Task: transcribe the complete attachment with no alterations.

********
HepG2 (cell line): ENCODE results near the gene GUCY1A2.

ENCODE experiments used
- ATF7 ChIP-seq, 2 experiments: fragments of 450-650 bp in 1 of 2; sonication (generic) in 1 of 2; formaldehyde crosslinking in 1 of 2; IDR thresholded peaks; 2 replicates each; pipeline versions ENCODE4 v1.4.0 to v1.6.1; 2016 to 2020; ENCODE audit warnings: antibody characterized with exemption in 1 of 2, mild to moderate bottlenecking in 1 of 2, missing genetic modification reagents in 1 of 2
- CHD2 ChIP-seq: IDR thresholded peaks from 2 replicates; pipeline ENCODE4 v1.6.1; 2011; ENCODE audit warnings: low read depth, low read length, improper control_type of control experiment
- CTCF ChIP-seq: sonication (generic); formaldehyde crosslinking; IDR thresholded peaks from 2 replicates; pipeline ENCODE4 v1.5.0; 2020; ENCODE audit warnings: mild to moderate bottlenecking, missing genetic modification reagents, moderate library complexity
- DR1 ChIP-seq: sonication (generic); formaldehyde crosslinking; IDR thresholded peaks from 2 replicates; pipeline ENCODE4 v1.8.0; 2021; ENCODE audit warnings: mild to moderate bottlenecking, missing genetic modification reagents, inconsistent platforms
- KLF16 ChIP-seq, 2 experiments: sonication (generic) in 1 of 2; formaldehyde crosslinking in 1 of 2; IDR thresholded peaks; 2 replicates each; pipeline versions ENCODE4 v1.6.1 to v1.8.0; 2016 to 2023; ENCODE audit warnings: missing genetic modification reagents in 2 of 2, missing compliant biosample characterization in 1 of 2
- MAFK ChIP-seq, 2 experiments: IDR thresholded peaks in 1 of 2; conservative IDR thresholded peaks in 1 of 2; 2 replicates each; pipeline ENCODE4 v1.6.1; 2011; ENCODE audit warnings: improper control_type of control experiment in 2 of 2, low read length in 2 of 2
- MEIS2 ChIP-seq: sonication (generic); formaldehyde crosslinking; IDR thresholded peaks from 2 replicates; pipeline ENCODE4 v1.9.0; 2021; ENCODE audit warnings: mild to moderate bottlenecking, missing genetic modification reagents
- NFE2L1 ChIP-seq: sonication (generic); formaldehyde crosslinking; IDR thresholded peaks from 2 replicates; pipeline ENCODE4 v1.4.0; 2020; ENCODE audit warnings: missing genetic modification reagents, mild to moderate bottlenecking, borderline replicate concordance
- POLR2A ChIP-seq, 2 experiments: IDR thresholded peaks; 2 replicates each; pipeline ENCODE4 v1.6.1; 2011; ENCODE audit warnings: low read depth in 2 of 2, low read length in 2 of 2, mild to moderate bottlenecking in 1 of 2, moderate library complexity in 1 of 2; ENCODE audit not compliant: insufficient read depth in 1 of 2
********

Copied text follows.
HepG2 (cell line): ENCODE results near the gene GUCY1A2.

ENCODE experiments used
- ATF7 ChIP-seq, 2 experiments: fragments of 450-650 bp in 1 of 2; sonication (generic) in 1 of 2; formaldehyde crosslinking in 1 of 2; IDR thresholded peaks; 2 replicates each; pipeline versions ENCODE4 v1.4.0 to v1.6.1; 2016 to 2020; ENCODE audit warnings: antibody characterized with exemption in 1 of 2, mild to moderate bottlenecking in 1 of 2, missing genetic modification reagents in 1 of 2
- CHD2 ChIP-seq: IDR thresholded peaks from 2 replicates; pipeline ENCODE4 v1.6.1; 2011; ENCODE audit warnings: low read depth, low read length, improper control_type of control experiment
- CTCF ChIP-seq: sonication (generic); formaldehyde crosslinking; IDR thresholded peaks from 2 replicates; pipeline ENCODE4 v1.5.0; 2020; ENCODE audit warnings: mild to moderate bottlenecking, missing genetic modification reagents, moderate library complexity
- DR1 ChIP-seq: sonication (generic); formaldehyde crosslinking; IDR thresholded peaks from 2 replicates; pipeline ENCODE4 v1.8.0; 2021; ENCODE audit warnings: mild to moderate bottlenecking, missing genetic modification reagents, inconsistent platforms
- KLF16 ChIP-seq, 2 experiments: sonication (generic) in 1 of 2; formaldehyde crosslinking in 1 of 2; IDR thresholded peaks; 2 replicates each; pipeline versions ENCODE4 v1.6.1 to v1.8.0; 2016 to 2023; ENCODE audit warnings: missing genetic modification reagents in 2 of 2, missing compliant biosample characterization in 1 of 2
- MAFK ChIP-seq, 2 experiments: IDR thresholded peaks in 1 of 2; conservative IDR thresholded peaks in 1 of 2; 2 replicates each; pipeline ENCODE4 v1.6.1; 2011; ENCODE audit warnings: improper control_type of control experiment in 2 of 2, low read length in 2 of 2
- MEIS2 ChIP-seq: sonication (generic); formaldehyde crosslinking; IDR thresholded peaks from 2 replicates; pipeline ENCODE4 v1.9.0; 2021; ENCODE audit warnings: mild to moderate bottlenecking, missing genetic modification reagents
- NFE2L1 ChIP-seq: sonication (generic); formaldehyde crosslinking; IDR thresholded peaks from 2 replicates; pipeline ENCODE4 v1.4.0; 2020; ENCODE audit warnings: missing genetic modification reagents, mild to moderate bottlenecking, borderline replicate concordance
- POLR2A ChIP-seq, 2 experiments: IDR thresholded peaks; 2 replicates each; pipeline ENCODE4 v1.6.1; 2011; ENCODE audit warnings: low read depth in 2 of 2, low read length in 2 of 2, mild to moderate bottlenecking in 1 of 2, moderate library complexity in 1 of 2; ENCODE audit not compliant: insufficient read depth in 1 of 2